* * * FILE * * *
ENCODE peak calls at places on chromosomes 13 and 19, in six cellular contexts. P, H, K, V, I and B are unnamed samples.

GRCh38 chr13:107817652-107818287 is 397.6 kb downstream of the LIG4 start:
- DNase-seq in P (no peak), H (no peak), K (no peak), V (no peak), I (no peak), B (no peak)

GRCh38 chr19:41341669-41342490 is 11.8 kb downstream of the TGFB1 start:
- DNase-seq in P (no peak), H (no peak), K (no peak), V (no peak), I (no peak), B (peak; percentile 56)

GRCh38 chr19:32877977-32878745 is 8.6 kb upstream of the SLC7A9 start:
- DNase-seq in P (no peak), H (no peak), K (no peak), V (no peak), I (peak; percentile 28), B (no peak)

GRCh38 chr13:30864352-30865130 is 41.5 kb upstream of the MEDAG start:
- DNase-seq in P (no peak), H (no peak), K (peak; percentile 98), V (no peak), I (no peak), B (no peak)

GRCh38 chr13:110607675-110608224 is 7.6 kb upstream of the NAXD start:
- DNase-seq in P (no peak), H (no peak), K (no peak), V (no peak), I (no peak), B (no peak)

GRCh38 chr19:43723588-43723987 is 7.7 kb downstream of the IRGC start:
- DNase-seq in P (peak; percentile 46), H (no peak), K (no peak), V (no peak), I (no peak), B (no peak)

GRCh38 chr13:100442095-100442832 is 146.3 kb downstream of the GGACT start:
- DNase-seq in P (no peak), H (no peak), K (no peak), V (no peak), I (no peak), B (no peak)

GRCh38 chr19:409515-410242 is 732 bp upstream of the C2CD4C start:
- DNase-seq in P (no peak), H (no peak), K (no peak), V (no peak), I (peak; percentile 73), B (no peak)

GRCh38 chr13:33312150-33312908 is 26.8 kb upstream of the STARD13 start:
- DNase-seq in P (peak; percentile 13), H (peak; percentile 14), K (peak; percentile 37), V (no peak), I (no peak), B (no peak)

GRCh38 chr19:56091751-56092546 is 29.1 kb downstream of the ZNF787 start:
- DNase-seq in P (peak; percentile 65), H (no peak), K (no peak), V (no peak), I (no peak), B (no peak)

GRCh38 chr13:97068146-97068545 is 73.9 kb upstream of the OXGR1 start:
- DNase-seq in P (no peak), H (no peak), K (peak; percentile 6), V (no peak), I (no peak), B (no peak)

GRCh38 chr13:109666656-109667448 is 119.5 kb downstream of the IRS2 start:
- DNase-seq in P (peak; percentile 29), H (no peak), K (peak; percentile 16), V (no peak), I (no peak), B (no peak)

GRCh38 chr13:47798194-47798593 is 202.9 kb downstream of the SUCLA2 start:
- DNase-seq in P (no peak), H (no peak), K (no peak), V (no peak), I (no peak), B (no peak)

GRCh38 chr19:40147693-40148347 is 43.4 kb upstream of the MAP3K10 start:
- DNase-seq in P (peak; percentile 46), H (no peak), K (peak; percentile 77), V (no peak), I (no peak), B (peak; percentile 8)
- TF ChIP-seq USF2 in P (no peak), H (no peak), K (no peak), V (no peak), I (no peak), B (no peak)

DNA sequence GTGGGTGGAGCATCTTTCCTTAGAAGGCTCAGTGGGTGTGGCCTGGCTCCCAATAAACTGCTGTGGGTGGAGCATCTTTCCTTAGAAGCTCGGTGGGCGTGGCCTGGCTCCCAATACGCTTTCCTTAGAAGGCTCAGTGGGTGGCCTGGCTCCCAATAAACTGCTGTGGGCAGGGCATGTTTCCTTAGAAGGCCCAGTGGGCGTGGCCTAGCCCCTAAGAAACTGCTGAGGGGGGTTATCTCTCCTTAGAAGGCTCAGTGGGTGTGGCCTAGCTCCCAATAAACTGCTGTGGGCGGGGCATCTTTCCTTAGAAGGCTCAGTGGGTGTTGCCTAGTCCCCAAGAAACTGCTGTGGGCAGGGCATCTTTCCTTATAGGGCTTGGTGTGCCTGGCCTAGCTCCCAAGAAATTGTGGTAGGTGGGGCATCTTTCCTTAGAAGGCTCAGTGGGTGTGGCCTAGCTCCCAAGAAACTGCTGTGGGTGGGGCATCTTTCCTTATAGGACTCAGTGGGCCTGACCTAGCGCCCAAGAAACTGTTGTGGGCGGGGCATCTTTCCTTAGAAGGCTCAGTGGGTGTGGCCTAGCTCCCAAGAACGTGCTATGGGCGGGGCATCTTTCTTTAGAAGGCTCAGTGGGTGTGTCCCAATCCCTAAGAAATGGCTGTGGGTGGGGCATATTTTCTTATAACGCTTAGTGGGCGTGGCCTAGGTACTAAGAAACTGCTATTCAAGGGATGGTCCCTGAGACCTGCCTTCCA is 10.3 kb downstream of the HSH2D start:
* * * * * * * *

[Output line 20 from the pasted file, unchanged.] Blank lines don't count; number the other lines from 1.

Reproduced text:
GRCh38 chr19:56091751-56092546 is 29.1 kb downstream of the ZNF787 start: